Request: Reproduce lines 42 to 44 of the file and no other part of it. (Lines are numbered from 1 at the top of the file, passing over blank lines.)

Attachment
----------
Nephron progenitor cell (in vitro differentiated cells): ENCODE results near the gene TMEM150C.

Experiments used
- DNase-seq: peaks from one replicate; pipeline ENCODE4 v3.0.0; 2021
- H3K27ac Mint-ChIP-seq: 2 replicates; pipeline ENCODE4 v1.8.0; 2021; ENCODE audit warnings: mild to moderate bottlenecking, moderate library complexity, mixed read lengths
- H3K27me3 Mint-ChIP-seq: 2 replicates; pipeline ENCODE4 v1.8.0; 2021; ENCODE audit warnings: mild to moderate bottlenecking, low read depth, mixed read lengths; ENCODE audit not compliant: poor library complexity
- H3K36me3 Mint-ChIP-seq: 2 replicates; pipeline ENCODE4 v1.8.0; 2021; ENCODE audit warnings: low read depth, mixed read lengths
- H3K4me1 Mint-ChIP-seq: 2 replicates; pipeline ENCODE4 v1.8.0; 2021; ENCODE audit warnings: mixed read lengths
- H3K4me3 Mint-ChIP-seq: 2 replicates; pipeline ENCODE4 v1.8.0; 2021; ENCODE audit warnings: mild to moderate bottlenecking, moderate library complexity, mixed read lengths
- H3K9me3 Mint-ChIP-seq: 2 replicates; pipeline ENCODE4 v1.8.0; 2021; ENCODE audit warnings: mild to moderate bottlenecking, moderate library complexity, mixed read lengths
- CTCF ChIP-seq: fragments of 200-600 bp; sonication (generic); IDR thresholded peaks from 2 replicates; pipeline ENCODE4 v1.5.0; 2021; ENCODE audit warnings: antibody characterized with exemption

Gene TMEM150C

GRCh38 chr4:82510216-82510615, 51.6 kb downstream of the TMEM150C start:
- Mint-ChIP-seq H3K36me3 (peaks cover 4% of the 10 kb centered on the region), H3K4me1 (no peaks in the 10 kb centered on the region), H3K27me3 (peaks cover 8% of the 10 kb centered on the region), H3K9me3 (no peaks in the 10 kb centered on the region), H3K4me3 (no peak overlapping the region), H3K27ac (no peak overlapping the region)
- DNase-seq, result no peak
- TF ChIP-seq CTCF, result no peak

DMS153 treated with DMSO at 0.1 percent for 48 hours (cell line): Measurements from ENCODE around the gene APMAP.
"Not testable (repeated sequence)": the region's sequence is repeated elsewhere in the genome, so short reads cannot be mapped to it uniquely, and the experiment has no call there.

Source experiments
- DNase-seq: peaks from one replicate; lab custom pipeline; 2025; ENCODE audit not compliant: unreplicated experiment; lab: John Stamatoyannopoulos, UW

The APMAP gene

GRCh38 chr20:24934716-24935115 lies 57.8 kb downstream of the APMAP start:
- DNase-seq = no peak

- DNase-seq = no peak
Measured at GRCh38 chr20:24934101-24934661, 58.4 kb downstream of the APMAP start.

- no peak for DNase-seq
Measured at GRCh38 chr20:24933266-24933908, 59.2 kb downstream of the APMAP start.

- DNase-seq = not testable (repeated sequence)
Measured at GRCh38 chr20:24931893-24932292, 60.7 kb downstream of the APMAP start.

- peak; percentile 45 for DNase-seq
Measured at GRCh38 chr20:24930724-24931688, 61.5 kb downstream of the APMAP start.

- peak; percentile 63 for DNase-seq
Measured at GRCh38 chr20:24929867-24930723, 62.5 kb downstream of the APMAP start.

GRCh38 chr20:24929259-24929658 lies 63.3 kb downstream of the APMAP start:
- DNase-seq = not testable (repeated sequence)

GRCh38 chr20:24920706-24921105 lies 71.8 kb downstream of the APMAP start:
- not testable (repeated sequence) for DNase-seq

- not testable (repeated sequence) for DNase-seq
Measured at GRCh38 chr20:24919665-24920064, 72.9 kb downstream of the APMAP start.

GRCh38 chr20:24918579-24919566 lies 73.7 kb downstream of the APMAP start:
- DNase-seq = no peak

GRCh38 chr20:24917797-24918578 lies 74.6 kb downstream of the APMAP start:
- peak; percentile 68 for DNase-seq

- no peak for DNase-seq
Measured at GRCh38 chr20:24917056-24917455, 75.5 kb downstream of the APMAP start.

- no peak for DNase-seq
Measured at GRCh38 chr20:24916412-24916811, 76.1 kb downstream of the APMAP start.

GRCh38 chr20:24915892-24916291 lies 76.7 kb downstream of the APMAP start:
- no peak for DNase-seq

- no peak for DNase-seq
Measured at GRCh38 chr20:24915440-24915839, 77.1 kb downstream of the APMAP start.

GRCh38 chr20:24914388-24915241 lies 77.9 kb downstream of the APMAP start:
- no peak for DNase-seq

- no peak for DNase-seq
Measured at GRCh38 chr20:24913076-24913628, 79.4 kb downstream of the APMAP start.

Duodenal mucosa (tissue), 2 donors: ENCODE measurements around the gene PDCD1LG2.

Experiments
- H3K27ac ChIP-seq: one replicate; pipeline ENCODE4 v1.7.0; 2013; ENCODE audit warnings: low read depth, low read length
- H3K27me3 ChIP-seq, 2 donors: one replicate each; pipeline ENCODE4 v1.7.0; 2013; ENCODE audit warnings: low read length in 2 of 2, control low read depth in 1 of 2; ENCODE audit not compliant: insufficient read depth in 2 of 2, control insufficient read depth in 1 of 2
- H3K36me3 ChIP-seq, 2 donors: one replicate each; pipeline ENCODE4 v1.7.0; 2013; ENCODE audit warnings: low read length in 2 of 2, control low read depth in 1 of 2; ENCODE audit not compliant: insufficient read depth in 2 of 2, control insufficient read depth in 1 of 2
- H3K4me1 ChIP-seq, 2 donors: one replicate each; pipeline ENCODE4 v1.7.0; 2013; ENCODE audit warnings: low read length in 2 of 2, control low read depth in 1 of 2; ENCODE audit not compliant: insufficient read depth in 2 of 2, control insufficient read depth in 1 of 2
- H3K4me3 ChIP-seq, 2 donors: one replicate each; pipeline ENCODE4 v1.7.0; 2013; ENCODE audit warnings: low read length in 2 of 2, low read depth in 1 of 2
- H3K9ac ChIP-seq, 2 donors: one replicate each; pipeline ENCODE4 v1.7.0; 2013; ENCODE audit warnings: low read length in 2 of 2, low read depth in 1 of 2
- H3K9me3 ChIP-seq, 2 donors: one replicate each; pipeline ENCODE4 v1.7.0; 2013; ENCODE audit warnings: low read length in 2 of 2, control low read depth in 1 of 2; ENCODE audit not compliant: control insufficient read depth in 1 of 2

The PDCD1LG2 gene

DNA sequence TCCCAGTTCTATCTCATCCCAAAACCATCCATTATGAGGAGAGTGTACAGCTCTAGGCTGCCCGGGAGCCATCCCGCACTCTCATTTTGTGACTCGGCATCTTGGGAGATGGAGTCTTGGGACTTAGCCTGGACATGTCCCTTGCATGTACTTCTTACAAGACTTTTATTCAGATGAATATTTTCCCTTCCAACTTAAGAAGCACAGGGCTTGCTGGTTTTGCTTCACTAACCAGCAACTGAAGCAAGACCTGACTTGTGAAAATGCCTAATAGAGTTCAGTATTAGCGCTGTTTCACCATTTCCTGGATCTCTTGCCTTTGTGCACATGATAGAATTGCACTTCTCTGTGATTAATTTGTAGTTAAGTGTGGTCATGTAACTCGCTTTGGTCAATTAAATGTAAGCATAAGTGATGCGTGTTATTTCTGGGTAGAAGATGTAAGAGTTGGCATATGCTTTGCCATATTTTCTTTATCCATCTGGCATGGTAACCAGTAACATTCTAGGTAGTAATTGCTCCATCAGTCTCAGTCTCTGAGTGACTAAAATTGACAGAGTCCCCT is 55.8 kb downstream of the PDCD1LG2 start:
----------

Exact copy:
- peak; percentile 68 for DNase-seq

- no peak for DNase-seq
Measured at GRCh38 chr20:24917056-24917455, 75.5 kb downstream of the APMAP start.